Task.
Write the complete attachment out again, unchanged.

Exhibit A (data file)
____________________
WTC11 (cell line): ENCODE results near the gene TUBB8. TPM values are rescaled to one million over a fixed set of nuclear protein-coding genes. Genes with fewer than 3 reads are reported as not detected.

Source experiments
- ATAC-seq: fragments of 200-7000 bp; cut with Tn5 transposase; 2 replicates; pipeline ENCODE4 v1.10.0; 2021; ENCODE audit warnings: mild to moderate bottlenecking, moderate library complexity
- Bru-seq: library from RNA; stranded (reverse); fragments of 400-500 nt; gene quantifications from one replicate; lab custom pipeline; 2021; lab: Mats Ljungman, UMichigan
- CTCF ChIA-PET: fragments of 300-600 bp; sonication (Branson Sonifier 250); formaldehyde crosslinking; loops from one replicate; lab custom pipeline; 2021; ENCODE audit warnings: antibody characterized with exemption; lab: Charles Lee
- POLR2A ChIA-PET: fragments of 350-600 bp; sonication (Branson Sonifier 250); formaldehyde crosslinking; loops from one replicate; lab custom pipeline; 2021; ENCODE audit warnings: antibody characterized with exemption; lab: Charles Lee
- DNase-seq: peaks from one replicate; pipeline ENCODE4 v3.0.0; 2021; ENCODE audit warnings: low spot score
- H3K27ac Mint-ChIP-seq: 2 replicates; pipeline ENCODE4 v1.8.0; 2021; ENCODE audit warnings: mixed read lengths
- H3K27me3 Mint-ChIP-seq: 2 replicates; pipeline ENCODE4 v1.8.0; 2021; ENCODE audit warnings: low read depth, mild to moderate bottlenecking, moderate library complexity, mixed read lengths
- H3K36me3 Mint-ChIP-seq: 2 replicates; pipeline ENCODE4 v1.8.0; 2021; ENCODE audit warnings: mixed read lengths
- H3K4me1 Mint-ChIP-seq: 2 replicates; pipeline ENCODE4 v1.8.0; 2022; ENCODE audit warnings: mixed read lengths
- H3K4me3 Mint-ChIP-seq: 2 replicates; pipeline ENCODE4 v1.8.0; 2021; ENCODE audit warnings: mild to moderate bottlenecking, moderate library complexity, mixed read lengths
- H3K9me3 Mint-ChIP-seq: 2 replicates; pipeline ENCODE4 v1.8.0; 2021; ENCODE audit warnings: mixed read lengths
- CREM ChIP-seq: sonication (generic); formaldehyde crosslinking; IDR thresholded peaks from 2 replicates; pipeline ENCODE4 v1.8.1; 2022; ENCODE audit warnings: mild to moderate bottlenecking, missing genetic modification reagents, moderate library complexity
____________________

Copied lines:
WTC11 (cell line): ENCODE results near the gene TUBB8. TPM values are rescaled to one million over a fixed set of nuclear protein-coding genes. Genes with fewer than 3 reads are reported as not detected.

Source experiments
- ATAC-seq: fragments of 200-7000 bp; cut with Tn5 transposase; 2 replicates; pipeline ENCODE4 v1.10.0; 2021; ENCODE audit warnings: mild to moderate bottlenecking, moderate library complexity
- Bru-seq: library from RNA; stranded (reverse); fragments of 400-500 nt; gene quantifications from one replicate; lab custom pipeline; 2021; lab: Mats Ljungman, UMichigan
- CTCF ChIA-PET: fragments of 300-600 bp; sonication (Branson Sonifier 250); formaldehyde crosslinking; loops from one replicate; lab custom pipeline; 2021; ENCODE audit warnings: antibody characterized with exemption; lab: Charles Lee
- POLR2A ChIA-PET: fragments of 350-600 bp; sonication (Branson Sonifier 250); formaldehyde crosslinking; loops from one replicate; lab custom pipeline; 2021; ENCODE audit warnings: antibody characterized with exemption; lab: Charles Lee
- DNase-seq: peaks from one replicate; pipeline ENCODE4 v3.0.0; 2021; ENCODE audit warnings: low spot score
- H3K27ac Mint-ChIP-seq: 2 replicates; pipeline ENCODE4 v1.8.0; 2021; ENCODE audit warnings: mixed read lengths
- H3K27me3 Mint-ChIP-seq: 2 replicates; pipeline ENCODE4 v1.8.0; 2021; ENCODE audit warnings: low read depth, mild to moderate bottlenecking, moderate library complexity, mixed read lengths
- H3K36me3 Mint-ChIP-seq: 2 replicates; pipeline ENCODE4 v1.8.0; 2021; ENCODE audit warnings: mixed read lengths
- H3K4me1 Mint-ChIP-seq: 2 replicates; pipeline ENCODE4 v1.8.0; 2022; ENCODE audit warnings: mixed read lengths
- H3K4me3 Mint-ChIP-seq: 2 replicates; pipeline ENCODE4 v1.8.0; 2021; ENCODE audit warnings: mild to moderate bottlenecking, moderate library complexity, mixed read lengths
- H3K9me3 Mint-ChIP-seq: 2 replicates; pipeline ENCODE4 v1.8.0; 2021; ENCODE audit warnings: mixed read lengths
- CREM ChIP-seq: sonication (generic); formaldehyde crosslinking; IDR thresholded peaks from 2 replicates; pipeline ENCODE4 v1.8.1; 2022; ENCODE audit warnings: mild to moderate bottlenecking, missing genetic modification reagents, moderate library complexity